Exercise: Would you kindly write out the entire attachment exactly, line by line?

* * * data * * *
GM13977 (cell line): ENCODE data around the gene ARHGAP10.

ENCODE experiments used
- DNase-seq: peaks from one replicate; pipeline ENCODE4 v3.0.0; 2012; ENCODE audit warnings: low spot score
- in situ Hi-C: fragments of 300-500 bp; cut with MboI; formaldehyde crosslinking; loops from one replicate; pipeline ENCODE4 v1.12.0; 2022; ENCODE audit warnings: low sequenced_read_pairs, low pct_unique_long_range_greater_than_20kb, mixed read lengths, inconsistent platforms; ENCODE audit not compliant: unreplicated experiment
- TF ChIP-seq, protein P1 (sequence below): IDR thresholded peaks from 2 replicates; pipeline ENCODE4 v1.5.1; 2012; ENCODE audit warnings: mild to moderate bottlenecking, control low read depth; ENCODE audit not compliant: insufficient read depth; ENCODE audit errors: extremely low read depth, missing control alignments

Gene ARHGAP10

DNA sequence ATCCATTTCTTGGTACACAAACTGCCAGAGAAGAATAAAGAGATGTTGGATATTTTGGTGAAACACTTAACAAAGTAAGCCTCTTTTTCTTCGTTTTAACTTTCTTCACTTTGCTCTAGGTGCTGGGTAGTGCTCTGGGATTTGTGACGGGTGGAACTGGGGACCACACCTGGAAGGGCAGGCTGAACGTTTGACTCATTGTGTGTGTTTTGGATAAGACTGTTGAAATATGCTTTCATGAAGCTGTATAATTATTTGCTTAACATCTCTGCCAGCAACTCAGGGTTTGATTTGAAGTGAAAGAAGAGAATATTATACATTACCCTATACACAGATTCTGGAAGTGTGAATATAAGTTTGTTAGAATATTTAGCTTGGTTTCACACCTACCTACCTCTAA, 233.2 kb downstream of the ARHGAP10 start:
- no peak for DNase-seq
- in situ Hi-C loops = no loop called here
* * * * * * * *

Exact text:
GM13977 (cell line): ENCODE data around the gene ARHGAP10.

ENCODE experiments used
- DNase-seq: peaks from one replicate; pipeline ENCODE4 v3.0.0; 2012; ENCODE audit warnings: low spot score
- in situ Hi-C: fragments of 300-500 bp; cut with MboI; formaldehyde crosslinking; loops from one replicate; pipeline ENCODE4 v1.12.0; 2022; ENCODE audit warnings: low sequenced_read_pairs, low pct_unique_long_range_greater_than_20kb, mixed read lengths, inconsistent platforms; ENCODE audit not compliant: unreplicated experiment
- TF ChIP-seq, protein P1 (sequence below): IDR thresholded peaks from 2 replicates; pipeline ENCODE4 v1.5.1; 2012; ENCODE audit warnings: mild to moderate bottlenecking, control low read depth; ENCODE audit not compliant: insufficient read depth; ENCODE audit errors: extremely low read depth, missing control alignments

Gene ARHGAP10

DNA sequence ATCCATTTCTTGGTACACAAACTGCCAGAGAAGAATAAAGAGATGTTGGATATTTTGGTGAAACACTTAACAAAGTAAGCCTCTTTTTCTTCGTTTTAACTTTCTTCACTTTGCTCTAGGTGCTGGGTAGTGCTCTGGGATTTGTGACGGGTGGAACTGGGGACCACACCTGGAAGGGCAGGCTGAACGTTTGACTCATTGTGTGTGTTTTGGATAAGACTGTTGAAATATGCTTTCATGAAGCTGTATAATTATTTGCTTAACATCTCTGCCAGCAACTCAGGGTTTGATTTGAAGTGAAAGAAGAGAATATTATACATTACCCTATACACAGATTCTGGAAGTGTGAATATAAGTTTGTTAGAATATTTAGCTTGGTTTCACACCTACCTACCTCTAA, 233.2 kb downstream of the ARHGAP10 start:
- no peak for DNase-seq
- in situ Hi-C loops = no loop called here